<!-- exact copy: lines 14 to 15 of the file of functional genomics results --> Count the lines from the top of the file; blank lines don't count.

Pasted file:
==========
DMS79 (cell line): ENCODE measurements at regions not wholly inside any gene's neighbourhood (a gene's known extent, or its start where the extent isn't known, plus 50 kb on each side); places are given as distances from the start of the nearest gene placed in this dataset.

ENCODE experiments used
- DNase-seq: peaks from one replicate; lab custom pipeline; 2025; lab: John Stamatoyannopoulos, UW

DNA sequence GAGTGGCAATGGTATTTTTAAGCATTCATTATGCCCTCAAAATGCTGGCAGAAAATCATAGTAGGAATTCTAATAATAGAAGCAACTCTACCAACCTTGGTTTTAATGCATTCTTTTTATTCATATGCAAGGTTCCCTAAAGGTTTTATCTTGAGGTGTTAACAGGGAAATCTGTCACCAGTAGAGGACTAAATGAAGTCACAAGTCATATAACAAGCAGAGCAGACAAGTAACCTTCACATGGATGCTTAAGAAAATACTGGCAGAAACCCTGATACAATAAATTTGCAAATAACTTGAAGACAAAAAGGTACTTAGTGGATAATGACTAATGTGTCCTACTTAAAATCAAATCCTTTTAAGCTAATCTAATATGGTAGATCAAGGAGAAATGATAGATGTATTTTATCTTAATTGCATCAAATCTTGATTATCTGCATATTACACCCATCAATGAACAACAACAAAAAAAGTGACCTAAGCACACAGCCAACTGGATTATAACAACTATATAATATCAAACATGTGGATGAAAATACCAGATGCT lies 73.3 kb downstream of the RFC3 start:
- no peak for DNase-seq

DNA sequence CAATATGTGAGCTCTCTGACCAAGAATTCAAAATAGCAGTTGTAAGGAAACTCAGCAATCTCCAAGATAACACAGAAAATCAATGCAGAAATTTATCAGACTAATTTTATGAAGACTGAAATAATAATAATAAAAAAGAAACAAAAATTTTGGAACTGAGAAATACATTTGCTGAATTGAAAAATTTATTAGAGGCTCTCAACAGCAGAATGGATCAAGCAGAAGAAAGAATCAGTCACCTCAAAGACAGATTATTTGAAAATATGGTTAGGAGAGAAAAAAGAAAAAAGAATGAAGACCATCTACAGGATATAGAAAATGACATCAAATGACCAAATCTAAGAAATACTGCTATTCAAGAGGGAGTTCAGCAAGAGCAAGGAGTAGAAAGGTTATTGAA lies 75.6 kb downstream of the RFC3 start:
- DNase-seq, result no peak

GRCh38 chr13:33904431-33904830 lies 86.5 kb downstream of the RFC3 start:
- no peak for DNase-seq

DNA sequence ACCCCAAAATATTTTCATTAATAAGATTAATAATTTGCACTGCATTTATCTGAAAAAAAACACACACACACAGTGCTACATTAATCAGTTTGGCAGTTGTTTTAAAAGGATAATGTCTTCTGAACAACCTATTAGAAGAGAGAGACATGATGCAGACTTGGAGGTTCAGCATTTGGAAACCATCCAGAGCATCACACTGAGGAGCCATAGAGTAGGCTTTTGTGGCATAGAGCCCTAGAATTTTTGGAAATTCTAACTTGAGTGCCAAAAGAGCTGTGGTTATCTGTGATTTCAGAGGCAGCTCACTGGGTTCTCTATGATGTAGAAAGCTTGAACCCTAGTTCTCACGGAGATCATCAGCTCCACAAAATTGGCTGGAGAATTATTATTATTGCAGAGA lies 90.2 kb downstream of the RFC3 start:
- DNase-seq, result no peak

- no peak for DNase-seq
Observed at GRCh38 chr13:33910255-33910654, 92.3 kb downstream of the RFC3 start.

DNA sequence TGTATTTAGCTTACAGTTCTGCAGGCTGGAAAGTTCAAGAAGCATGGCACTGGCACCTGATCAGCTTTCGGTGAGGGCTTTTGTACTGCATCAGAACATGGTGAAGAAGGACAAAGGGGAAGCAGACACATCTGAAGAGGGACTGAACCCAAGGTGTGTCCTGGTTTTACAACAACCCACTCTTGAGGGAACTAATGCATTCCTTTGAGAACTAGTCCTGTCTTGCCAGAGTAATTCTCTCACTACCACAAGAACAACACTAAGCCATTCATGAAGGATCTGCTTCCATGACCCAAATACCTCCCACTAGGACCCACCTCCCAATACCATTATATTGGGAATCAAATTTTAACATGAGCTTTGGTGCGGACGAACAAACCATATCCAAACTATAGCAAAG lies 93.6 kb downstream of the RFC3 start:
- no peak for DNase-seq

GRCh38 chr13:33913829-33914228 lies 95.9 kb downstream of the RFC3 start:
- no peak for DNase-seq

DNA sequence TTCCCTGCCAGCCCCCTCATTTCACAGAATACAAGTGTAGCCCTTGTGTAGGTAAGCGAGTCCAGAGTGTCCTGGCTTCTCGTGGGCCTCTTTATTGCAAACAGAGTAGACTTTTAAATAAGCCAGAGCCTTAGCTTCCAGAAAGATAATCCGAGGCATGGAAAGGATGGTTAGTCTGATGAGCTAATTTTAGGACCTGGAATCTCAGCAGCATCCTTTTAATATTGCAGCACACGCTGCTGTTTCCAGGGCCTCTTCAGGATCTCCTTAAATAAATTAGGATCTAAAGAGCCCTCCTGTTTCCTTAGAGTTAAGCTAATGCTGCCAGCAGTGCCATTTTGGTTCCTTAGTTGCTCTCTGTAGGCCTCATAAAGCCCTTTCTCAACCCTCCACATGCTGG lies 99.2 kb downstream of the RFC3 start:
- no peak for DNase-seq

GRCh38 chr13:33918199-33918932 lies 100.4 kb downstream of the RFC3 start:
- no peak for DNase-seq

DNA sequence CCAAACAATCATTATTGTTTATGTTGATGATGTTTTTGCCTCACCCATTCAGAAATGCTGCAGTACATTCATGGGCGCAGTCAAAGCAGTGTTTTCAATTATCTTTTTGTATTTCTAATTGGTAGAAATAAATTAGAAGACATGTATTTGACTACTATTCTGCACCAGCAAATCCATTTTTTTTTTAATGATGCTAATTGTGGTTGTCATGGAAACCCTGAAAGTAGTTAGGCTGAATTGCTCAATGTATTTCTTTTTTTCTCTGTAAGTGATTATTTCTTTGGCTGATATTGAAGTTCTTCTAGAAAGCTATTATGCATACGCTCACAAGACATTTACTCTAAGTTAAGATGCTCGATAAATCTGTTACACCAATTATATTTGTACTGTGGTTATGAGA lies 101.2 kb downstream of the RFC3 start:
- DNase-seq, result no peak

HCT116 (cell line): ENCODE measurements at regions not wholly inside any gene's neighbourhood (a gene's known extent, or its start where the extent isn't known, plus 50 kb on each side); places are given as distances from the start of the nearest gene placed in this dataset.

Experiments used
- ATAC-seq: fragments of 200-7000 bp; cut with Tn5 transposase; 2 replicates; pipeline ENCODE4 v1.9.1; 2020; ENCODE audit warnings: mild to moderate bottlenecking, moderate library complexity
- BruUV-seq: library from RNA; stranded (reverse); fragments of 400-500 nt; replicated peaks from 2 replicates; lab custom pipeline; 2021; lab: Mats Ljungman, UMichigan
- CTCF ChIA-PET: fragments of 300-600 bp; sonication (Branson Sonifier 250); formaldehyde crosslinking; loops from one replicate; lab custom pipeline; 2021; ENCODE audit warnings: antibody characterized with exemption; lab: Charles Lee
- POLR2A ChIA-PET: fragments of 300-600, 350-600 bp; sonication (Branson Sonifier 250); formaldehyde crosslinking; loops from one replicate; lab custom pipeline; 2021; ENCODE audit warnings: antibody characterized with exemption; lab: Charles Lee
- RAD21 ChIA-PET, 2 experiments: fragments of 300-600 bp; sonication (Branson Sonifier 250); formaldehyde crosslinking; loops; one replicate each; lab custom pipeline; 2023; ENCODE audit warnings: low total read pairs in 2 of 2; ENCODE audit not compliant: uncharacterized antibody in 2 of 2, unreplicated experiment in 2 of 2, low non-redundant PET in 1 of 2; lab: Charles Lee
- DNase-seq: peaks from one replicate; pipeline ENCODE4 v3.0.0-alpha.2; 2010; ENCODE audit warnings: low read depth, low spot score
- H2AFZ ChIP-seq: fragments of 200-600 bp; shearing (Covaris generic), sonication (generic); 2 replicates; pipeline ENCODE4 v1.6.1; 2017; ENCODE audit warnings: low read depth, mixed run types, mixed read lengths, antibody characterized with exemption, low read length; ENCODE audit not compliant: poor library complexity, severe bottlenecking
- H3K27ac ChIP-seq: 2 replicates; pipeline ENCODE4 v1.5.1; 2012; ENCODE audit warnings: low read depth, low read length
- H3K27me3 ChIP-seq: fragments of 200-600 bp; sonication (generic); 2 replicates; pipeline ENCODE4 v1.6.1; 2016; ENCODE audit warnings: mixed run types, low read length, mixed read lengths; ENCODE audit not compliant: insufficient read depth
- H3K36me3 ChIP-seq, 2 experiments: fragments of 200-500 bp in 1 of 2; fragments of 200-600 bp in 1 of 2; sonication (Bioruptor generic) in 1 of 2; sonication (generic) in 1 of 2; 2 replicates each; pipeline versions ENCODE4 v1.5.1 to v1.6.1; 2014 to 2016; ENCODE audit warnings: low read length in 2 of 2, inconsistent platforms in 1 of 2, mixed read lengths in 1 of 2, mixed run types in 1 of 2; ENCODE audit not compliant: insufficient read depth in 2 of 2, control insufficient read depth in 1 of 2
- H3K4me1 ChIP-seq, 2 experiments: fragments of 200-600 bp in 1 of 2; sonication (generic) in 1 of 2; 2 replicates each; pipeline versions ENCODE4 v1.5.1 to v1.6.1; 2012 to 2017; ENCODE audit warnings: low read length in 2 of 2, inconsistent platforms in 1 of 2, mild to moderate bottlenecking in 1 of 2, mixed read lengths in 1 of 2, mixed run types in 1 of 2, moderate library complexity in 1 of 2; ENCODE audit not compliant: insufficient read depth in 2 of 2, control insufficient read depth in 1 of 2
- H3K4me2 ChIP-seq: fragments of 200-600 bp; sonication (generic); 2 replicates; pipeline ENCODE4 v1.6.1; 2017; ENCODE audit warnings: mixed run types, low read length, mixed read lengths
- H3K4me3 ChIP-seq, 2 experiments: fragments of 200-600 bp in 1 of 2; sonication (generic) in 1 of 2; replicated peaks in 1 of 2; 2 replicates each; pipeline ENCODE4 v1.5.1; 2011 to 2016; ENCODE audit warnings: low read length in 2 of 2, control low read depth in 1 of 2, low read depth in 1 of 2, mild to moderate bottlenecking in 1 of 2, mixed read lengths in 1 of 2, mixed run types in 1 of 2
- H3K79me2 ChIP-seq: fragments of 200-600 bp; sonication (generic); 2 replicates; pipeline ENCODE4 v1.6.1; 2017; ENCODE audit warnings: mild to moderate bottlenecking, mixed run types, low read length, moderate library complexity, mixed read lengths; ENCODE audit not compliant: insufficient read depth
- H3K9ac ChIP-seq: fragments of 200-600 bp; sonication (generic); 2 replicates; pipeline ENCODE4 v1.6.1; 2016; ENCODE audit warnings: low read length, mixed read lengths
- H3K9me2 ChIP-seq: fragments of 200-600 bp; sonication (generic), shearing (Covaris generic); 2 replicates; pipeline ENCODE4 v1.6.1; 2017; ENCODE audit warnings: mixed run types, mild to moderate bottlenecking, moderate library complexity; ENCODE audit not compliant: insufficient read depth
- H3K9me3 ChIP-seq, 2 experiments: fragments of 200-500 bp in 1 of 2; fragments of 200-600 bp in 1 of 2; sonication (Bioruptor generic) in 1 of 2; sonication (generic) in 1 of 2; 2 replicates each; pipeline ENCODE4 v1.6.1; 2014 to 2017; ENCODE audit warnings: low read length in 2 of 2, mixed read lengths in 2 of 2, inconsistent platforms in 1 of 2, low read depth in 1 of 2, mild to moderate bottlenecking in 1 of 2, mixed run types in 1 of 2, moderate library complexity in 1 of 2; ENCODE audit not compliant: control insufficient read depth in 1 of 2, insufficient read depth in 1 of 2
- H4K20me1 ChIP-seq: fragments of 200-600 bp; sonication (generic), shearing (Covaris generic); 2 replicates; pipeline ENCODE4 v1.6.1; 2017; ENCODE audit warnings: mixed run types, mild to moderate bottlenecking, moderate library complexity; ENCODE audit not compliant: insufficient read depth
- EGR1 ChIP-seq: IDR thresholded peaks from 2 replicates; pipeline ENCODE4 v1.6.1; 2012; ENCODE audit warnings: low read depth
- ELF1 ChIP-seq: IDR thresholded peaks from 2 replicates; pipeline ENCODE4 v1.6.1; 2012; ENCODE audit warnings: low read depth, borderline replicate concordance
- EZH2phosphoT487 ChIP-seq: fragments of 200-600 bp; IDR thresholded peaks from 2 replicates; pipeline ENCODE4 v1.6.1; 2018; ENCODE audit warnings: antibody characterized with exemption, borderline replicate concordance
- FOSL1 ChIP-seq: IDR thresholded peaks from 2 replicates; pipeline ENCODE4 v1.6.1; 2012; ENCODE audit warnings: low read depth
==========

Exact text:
DNA sequence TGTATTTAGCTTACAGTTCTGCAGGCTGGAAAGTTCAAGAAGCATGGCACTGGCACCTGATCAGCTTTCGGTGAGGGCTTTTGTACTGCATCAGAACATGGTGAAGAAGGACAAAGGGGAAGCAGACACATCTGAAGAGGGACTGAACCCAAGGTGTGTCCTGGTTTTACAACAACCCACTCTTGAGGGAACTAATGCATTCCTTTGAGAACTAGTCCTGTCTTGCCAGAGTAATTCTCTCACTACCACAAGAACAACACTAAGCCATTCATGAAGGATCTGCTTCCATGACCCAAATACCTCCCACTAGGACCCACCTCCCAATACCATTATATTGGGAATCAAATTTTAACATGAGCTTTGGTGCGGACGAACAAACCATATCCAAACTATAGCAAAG lies 93.6 kb downstream of the RFC3 start:
- no peak for DNase-seq